by Gary Dyck
At the Mennonite Heritage Village (MHV) in Manitoba, we know there is a season for everything. A time to build, a time to hibernate. A time to go out and a time to stay in.
I grew up experiencing the cycle of life with my farm parents. I was three when we moved off the big farm, but they still maintained that way of living by having the largest backyard garden, and then doubling it with another garden of potatoes and corn behind the hobby barn. They did not stop moving until the snow fell. Then came to the time to play games and to ponder.
Pondering and feeling our emotions is like deep breaths for the heart. It is good to laugh, and it is good to mourn. To take time to be in a safe place where we can release what is bottled. Poetry prompts us to slow down, ponder, feel and to sigh. Washing dishes has that effect for me too.
Recently, I read a poem from British poet W. H. Auden written over half a century ago. Reading it you might say he wrote it during a pandemic and I would agree with you, but he did not. It is a splendid example of how abstract poetry is timeless and can find concrete meaning in the life of the reader. Read it three times aloud, slowly and meditatively. Read it again the next day.
XXVI (in part)
In the burrows of the Nightmare
Where justice naked is,
Time watches from the shadow
And coughs when you would kiss.
In headaches and in worry
Vaguely life leaks away,
And Time will have his fancy
To-morrow or to-day.
Into many a green valley
Drifts the appalling snow;
Time breaks the threaded dances
And the diver’s brilliant bowl.
O plunge your hands in water,
Plunge them in up to the wrist;
Stare, stare in the basin
And wonder what you’ve missed…
O look, look in the mirror,
O look in your distress;
Life remains a blessing
Although you cannot bless.
O stand, stand at the window
as the tears scald and start;
You shall love your crooked neighbor
With your crooked heart.
The skill of ponderance is a valuable life skill that will help you get through the seasons. It is what MHV as a museum offers you. A place to ponder, to learn, to sigh. Even if you have seen the buildings or exhibits once, you can always find more meaning out of them with another passing as long as you take time to ponder.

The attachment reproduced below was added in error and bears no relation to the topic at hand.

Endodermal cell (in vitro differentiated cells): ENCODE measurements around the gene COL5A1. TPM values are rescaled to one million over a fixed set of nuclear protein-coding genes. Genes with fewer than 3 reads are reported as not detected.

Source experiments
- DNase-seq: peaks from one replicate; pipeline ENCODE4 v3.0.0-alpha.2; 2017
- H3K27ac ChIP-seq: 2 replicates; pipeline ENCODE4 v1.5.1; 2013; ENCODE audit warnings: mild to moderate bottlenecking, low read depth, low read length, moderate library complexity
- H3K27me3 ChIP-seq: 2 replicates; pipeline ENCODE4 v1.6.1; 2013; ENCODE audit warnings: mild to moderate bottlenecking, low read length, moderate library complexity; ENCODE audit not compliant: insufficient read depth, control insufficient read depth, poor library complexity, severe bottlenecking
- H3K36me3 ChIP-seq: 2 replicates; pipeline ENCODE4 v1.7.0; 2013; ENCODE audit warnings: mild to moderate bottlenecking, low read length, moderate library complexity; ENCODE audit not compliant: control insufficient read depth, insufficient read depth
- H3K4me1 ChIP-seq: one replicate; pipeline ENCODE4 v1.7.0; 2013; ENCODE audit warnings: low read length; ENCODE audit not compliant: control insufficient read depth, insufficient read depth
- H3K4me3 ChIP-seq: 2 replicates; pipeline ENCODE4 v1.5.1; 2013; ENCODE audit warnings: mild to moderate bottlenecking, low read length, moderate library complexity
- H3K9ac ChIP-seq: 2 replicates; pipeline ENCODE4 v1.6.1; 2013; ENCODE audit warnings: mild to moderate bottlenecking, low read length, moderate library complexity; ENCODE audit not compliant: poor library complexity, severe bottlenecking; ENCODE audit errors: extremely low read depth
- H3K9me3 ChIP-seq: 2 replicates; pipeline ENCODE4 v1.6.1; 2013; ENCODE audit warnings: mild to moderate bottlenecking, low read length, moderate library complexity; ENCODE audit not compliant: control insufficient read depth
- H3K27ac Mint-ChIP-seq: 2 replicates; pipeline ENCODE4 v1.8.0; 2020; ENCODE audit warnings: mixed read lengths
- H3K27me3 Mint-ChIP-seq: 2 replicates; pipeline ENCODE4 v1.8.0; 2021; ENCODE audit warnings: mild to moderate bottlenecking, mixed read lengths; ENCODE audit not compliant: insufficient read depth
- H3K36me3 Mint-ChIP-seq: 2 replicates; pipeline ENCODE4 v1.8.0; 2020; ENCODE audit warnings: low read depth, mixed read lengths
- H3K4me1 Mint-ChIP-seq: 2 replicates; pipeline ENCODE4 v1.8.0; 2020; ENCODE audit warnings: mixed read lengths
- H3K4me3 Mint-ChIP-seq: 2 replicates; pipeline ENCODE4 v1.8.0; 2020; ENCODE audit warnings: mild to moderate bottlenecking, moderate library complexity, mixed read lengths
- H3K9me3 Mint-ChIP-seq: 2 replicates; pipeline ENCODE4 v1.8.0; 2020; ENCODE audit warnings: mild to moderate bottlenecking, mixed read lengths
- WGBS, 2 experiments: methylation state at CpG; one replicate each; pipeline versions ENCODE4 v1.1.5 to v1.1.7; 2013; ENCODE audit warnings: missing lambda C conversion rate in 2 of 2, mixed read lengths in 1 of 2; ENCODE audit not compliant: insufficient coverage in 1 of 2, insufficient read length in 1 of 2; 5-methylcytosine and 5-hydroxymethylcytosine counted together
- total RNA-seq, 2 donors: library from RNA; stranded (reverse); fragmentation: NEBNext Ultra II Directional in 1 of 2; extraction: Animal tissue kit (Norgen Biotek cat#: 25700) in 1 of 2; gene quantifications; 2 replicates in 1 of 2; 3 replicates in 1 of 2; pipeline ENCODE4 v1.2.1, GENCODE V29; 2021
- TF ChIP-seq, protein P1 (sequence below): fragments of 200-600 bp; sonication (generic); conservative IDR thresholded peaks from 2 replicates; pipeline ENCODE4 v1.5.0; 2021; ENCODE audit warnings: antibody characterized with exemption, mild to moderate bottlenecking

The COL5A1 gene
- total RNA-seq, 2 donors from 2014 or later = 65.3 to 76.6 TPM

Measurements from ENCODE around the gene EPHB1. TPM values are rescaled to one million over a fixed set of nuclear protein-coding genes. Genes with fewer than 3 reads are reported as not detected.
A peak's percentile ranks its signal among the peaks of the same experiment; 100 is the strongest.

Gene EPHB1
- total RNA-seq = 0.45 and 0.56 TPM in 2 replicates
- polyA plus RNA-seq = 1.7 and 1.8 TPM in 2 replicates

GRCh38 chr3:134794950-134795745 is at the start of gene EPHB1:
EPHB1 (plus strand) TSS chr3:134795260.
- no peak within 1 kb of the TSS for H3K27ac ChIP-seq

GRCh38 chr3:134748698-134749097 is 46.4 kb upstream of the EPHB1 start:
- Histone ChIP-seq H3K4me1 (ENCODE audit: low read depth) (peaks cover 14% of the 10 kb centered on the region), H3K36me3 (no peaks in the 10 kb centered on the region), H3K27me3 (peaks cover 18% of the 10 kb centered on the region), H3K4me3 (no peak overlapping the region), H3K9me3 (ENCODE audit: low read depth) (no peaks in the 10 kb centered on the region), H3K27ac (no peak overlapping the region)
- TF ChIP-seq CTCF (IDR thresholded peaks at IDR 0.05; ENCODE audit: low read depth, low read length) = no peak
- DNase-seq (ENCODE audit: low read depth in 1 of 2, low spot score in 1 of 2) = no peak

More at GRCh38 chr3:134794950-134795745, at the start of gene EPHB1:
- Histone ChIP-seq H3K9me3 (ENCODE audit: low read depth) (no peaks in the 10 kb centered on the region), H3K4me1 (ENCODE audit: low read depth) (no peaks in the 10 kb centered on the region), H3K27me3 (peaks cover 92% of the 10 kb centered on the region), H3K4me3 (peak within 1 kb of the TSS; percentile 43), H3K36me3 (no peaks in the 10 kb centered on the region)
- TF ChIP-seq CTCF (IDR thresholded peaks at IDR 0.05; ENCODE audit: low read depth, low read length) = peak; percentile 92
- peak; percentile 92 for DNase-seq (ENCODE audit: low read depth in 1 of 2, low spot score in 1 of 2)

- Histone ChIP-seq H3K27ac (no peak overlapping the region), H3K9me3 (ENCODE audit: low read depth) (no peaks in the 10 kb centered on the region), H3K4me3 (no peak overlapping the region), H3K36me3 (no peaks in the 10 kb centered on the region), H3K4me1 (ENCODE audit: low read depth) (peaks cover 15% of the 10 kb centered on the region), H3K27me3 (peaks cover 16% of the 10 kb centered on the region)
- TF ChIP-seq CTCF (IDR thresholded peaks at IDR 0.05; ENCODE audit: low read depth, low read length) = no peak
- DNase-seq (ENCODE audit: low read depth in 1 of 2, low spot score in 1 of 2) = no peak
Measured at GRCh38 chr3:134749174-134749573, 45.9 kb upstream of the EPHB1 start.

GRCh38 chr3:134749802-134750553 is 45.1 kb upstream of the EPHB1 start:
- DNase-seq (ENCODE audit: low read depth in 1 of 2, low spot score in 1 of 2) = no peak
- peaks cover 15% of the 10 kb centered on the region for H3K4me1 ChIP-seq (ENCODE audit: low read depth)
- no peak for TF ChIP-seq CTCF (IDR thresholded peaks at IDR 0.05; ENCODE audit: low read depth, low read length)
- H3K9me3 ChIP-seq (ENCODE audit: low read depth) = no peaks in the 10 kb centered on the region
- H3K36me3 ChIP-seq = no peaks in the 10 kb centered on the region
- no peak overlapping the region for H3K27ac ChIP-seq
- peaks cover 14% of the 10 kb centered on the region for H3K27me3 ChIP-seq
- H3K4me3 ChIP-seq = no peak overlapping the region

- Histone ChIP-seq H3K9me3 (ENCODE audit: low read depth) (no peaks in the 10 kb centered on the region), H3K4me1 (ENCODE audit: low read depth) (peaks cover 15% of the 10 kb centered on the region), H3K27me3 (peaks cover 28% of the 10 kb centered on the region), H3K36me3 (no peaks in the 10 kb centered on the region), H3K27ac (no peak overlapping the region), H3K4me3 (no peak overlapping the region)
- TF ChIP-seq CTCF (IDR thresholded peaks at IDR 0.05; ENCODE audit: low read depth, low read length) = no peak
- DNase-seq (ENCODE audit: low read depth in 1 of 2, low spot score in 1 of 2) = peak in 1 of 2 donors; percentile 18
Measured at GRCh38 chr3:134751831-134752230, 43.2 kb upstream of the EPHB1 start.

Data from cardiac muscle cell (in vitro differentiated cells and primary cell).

We have one more event for you this year! Mennonites have a long-standing history of meeting violence with non-resistance. However, this primary response to violence and war has been tested, and even discarded, at numerous points over their five hundred-year history. Senior Curator Andrea Klassen will be giving a special preview of Mennonite Heritage Village’s 2021 exhibit Mennonites at War, highlighting artefacts from the museum’s collection. This presentation is part of Tourmagination’s virtual tour series (more information on their website or find the link under ‘events’ on our website).
Calendar of Events
Village Books & Gifts is open online 24/7.
Due to COVID-19 restrictions, Mennonite Heritage Village is temporarily closed to the public.
December 1, 7pm – Tourmagination virtual preview of Mennonite Heritage Village’s 2021 exhibit “Mennonites at War”. Senior Curator Andrea Klassen will be highlighting artefacts from the museum’s collection as part of Tourmagination’s virtual tour series.